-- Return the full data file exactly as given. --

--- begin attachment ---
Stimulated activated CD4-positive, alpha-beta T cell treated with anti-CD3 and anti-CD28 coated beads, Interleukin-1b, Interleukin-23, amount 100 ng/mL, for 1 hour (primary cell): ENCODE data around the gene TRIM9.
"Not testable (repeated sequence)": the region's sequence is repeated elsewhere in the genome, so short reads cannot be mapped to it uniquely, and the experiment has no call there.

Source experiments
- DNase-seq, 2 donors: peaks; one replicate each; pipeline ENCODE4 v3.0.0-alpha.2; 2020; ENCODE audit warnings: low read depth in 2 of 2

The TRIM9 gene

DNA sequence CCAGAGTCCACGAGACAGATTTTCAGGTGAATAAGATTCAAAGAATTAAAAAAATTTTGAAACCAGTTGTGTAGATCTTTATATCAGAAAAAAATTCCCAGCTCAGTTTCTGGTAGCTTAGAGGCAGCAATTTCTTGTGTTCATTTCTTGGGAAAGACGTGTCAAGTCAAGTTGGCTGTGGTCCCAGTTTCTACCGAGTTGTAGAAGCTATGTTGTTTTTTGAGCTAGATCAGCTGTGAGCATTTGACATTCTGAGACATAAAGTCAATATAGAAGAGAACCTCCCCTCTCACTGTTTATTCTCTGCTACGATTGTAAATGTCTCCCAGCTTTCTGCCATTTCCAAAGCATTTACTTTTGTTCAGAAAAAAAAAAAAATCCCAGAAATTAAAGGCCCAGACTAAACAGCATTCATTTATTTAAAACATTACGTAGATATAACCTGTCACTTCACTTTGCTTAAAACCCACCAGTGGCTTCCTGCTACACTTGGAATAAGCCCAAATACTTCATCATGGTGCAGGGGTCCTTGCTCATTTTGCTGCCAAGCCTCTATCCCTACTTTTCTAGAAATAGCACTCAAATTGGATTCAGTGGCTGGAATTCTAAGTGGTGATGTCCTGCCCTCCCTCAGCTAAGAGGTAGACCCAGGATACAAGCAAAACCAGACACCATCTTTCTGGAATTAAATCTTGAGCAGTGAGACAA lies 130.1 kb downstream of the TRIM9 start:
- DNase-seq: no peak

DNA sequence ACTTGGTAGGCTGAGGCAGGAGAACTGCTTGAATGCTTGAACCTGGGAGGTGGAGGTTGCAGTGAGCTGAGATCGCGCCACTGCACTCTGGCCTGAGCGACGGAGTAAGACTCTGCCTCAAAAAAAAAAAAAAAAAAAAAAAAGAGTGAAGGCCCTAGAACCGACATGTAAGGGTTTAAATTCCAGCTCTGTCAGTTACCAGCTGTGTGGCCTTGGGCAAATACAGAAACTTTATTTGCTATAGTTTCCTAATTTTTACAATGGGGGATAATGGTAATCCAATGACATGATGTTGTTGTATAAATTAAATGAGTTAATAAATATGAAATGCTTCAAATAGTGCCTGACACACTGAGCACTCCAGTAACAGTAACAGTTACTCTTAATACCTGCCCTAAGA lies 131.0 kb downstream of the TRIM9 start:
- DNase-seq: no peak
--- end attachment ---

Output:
Stimulated activated CD4-positive, alpha-beta T cell treated with anti-CD3 and anti-CD28 coated beads, Interleukin-1b, Interleukin-23, amount 100 ng/mL, for 1 hour (primary cell): ENCODE data around the gene TRIM9.
"Not testable (repeated sequence)": the region's sequence is repeated elsewhere in the genome, so short reads cannot be mapped to it uniquely, and the experiment has no call there.

Source experiments
- DNase-seq, 2 donors: peaks; one replicate each; pipeline ENCODE4 v3.0.0-alpha.2; 2020; ENCODE audit warnings: low read depth in 2 of 2

The TRIM9 gene

DNA sequence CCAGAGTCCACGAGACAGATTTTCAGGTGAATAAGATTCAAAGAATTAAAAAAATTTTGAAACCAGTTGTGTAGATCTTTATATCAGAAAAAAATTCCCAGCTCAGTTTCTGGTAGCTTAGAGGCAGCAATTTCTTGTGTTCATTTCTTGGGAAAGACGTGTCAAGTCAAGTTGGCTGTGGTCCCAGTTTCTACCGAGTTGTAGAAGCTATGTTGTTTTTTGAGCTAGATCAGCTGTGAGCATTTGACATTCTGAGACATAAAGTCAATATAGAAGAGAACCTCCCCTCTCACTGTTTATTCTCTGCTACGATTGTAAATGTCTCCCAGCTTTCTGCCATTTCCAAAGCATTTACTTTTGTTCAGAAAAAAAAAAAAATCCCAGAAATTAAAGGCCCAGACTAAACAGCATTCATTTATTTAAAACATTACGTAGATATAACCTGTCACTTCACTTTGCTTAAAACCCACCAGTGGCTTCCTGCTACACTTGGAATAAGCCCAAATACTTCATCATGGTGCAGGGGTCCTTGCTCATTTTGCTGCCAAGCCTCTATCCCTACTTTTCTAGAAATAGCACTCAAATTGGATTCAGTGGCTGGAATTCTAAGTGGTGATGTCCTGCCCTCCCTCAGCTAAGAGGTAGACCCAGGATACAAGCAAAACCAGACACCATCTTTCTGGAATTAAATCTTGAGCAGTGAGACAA lies 130.1 kb downstream of the TRIM9 start:
- DNase-seq: no peak

DNA sequence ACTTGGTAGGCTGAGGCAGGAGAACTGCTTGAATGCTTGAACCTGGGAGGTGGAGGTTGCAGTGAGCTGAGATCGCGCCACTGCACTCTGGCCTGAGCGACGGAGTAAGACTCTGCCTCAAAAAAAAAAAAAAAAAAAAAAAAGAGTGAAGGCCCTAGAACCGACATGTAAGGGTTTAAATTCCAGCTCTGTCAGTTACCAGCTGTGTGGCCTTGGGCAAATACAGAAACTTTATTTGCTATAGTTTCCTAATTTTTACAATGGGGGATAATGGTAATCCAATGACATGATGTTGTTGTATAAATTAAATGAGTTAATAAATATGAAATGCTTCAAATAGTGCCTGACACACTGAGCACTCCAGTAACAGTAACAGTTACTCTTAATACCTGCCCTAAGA lies 131.0 kb downstream of the TRIM9 start:
- DNase-seq: no peak